‘Orphan Works’: European Parliament and European Council Announce Agreement on Draft Legislation

The European Parliament and the EU Council announced on June 6th to have achieved one further step toward EU legislation on ‘orphan works’ (we’re deliberately using ‘orphan works’ with comas because if this appellation is commonly used, it is based upon a metaphor being potentially misguiding; see our former post on Prof. Lydia Loren’s proposal on the ‘hostage works’ appellation).

Based upon the draft Directive on certain permitted uses of orphan works tabled by the Commission in 2011 (COM/2011/0289), about which COMMUNIA expressed some Policy Recommendations, the two European regulation bodies have come to an agreement. Although the deal is said to be ‘informal’ (it still has to get final approval from the Parliament’s Committee on Legal Affairs, Parliament as a whole and in the Council), it shows the ongoing efforts of the European regulator to move on with the ‘orphan works’ issue. The text of the agreement has not yet been made available. According to the press-release from the Parliament’s Committee on Legal Affairs:

“This legislation would allow everyone to access such “orphan works” and take forward the project of making Europe’s cultural heritage available online.”

It seems that the agreement would not bring major changes to the Commission’s proposal. This lets us think that our concerns about the shortage of the Directive are to remain, especially as regards its impact on the digital Public Domain. Nevertheless, a few elements unveiled by the press-release deserve some comments.

‘Orphan’ status granted after ‘diligent search’:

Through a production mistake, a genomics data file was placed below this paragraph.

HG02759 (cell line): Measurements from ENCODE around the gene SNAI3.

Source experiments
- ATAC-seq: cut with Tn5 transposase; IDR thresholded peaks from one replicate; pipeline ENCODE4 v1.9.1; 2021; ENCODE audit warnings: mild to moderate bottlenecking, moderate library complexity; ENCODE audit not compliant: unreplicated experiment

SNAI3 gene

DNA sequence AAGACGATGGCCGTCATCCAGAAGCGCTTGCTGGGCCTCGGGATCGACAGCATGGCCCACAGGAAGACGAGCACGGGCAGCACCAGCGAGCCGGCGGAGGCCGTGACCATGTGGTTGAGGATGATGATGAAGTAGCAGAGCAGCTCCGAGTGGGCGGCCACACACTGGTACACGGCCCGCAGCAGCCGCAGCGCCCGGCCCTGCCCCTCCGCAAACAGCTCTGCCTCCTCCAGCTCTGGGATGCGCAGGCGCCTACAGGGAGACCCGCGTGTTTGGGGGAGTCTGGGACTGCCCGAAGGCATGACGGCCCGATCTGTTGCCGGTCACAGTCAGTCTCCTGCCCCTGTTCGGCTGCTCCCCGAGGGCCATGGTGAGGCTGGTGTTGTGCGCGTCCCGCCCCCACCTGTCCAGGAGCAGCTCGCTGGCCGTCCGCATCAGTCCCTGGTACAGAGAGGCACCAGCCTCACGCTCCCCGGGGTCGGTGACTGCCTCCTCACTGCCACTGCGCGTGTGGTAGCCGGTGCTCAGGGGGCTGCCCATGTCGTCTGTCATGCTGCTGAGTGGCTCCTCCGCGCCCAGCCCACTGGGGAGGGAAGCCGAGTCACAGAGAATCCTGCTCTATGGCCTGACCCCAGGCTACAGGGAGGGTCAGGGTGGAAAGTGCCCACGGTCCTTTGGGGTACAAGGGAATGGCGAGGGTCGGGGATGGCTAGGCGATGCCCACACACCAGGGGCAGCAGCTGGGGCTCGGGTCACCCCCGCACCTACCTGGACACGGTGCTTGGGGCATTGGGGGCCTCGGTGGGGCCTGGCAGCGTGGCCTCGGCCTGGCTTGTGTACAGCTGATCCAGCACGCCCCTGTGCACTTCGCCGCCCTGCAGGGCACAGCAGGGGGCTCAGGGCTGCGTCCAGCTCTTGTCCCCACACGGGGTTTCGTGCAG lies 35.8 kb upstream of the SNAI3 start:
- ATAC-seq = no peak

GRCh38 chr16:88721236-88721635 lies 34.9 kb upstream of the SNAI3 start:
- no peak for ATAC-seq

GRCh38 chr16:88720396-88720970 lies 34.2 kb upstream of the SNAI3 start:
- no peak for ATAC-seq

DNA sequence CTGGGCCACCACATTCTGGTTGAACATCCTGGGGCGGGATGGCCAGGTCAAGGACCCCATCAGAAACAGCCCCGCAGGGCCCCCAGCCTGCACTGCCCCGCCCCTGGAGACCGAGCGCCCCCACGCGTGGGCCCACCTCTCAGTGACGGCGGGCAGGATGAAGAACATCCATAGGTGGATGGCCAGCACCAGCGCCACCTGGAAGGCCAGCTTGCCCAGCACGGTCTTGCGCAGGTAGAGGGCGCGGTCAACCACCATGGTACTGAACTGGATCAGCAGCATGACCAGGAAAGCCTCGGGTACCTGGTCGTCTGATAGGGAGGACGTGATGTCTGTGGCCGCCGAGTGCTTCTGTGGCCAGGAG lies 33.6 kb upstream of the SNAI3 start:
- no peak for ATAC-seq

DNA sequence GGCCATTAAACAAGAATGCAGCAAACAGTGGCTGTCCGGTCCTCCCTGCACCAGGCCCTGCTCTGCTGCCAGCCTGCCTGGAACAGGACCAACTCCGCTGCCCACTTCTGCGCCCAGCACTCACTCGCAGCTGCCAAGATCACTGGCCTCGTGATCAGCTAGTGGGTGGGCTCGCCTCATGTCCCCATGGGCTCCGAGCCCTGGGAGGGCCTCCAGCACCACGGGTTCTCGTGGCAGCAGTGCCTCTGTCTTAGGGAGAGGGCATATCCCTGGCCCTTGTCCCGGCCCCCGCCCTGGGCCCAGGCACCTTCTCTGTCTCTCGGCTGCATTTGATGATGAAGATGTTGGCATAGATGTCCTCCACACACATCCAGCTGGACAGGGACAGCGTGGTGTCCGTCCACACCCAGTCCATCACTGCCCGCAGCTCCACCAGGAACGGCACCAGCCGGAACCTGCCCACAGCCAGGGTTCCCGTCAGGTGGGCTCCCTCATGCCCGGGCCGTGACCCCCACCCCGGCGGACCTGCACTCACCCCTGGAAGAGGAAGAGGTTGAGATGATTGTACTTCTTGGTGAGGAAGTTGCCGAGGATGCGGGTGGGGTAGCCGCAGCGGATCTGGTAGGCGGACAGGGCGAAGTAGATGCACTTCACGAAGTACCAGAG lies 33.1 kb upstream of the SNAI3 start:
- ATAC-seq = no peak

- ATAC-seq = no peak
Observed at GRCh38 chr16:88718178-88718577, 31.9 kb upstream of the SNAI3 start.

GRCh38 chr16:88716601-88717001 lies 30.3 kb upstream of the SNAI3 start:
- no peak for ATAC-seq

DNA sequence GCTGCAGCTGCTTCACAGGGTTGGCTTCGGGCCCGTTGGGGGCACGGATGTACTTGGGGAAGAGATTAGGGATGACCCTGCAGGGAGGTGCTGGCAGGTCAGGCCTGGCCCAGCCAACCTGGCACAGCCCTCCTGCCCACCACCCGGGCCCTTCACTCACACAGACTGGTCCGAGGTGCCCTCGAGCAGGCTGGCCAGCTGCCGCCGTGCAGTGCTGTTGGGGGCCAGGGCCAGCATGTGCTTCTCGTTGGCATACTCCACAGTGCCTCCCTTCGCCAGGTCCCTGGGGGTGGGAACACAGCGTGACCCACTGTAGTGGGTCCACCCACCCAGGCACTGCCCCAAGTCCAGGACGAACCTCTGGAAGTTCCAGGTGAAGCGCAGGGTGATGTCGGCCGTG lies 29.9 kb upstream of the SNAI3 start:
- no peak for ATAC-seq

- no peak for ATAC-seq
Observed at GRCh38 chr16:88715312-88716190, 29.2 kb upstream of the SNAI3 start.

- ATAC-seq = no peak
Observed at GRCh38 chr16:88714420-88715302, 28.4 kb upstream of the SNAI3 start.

According to the Directive proposal, a work would be deemed to be ‘orphan’ if, after a ‘diligent’ search made in good faith, it was not possible to identify or locate the copyright holder. The Parliament and the Council concur with the Commission, without adding further precisions about the criteria to be applied to such a ‘diligent search’ process imposed to users.

COMMUNIA argued that the ‘diligent search’ process as proposed by the Commission was flawed and short-sighted. In the meanwhile, the Parliament and the Council seem not to have ceased the occasion to improve the criteria set forth by the legislation proposal, which do not enable full potential of ‘orphan works’ uses and fail to guarantee legal certainty for ‘orphan works’ users.

For ‘any audiovisual or printed material’…

The Parliament and the Council agreed on the categories of works being encompassed by the ‘orphan work’ status, while adding some elements to the Commission’s proposal. The press-release states that ‘orphan works’ status would cover:

“(…) any audiovisual or printed material, including a photograph or an illustration embedded in a book, published or broadcast in any EU country.”

Whereas photographs were surprisingly absent from the Commission’s draft (as it was already highlighted in our Policy Recommendations), their express inclusion as a category of works eligible for ‘orphan’ status would be an improvement.

… even unpublished: